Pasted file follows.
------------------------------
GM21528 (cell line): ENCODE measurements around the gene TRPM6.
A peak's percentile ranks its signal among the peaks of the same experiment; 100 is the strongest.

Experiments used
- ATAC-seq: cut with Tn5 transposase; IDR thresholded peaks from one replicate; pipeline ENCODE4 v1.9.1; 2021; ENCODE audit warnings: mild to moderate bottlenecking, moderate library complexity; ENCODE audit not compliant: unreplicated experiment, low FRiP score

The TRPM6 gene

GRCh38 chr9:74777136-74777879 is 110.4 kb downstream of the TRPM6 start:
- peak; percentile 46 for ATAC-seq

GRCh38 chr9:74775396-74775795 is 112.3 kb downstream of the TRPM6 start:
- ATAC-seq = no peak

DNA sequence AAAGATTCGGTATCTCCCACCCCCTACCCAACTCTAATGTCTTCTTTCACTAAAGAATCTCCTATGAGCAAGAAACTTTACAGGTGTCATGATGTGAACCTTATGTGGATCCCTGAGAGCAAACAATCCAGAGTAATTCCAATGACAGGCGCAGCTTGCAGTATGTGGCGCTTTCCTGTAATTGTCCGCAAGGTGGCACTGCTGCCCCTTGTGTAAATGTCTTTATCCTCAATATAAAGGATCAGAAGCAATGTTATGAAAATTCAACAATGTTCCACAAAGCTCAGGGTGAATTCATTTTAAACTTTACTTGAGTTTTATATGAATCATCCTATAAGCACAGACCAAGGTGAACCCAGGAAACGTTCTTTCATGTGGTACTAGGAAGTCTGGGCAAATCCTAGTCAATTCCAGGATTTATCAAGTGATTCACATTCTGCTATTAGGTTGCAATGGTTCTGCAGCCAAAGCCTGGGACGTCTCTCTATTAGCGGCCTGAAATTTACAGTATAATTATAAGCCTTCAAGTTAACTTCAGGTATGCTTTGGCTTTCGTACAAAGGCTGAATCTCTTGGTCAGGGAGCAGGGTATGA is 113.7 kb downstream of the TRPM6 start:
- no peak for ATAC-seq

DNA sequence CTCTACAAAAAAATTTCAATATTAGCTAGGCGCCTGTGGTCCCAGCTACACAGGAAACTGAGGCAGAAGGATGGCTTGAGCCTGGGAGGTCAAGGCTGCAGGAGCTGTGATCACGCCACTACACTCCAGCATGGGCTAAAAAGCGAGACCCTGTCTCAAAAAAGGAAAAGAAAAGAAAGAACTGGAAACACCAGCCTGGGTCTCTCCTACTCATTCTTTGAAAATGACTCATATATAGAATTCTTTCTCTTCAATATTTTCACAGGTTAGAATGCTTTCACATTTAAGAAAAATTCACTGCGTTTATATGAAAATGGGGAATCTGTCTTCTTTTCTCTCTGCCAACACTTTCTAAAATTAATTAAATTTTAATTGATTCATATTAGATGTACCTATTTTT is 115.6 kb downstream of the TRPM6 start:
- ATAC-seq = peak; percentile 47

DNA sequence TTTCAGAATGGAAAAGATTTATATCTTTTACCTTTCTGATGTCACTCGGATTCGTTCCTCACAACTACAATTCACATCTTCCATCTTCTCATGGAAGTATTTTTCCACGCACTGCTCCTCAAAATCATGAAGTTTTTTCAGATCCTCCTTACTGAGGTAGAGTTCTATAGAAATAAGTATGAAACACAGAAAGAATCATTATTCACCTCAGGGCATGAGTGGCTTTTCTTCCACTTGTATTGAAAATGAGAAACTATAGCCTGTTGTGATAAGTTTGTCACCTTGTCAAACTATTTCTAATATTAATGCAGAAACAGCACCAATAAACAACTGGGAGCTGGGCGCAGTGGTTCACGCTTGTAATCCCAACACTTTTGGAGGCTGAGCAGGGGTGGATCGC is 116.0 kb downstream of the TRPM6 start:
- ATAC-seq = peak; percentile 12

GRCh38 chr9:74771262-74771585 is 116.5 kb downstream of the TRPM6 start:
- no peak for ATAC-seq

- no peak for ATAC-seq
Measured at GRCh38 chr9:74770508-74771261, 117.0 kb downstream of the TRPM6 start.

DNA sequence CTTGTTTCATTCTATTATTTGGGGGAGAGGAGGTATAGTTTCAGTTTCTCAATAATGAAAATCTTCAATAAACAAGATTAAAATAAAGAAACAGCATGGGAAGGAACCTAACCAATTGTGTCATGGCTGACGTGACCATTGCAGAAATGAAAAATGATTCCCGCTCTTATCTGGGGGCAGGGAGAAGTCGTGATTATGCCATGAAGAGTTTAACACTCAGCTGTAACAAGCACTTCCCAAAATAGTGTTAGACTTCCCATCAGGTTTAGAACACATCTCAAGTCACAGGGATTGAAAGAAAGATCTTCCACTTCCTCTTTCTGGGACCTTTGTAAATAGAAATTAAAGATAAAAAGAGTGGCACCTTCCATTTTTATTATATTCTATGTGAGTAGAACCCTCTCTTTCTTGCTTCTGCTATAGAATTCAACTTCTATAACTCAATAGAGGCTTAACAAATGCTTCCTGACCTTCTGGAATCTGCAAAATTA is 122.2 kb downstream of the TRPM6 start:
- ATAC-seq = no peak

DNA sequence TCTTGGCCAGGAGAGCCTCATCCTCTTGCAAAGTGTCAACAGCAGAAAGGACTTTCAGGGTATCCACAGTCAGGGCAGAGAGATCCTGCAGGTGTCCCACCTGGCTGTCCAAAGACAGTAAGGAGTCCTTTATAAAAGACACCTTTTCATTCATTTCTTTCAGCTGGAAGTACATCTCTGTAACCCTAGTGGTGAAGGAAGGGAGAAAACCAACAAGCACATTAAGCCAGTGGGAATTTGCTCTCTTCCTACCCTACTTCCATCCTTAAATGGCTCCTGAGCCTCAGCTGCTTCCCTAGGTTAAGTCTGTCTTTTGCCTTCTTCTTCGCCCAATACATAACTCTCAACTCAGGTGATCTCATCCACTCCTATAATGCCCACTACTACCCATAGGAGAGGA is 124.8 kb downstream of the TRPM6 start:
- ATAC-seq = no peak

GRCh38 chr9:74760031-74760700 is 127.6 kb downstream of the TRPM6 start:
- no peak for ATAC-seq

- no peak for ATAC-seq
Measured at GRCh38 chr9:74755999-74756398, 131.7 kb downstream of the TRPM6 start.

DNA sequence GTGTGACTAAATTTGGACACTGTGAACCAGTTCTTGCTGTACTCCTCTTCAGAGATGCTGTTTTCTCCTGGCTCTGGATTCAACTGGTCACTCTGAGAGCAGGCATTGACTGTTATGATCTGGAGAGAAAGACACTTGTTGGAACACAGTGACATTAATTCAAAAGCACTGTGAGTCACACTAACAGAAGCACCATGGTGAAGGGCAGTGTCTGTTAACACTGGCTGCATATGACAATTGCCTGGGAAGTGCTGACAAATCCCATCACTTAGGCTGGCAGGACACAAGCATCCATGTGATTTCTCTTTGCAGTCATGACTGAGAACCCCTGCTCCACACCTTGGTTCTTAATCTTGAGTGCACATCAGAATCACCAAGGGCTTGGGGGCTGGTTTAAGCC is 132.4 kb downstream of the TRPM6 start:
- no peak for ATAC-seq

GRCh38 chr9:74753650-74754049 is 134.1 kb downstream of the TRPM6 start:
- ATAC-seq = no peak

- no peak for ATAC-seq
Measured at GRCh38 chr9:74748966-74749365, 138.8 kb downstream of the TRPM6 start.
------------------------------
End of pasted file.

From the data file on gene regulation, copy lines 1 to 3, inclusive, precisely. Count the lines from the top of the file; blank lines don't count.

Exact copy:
GM21528 (cell line): ENCODE measurements around the gene TRPM6.
A peak's percentile ranks its signal among the peaks of the same experiment; 100 is the strongest.

Experiments used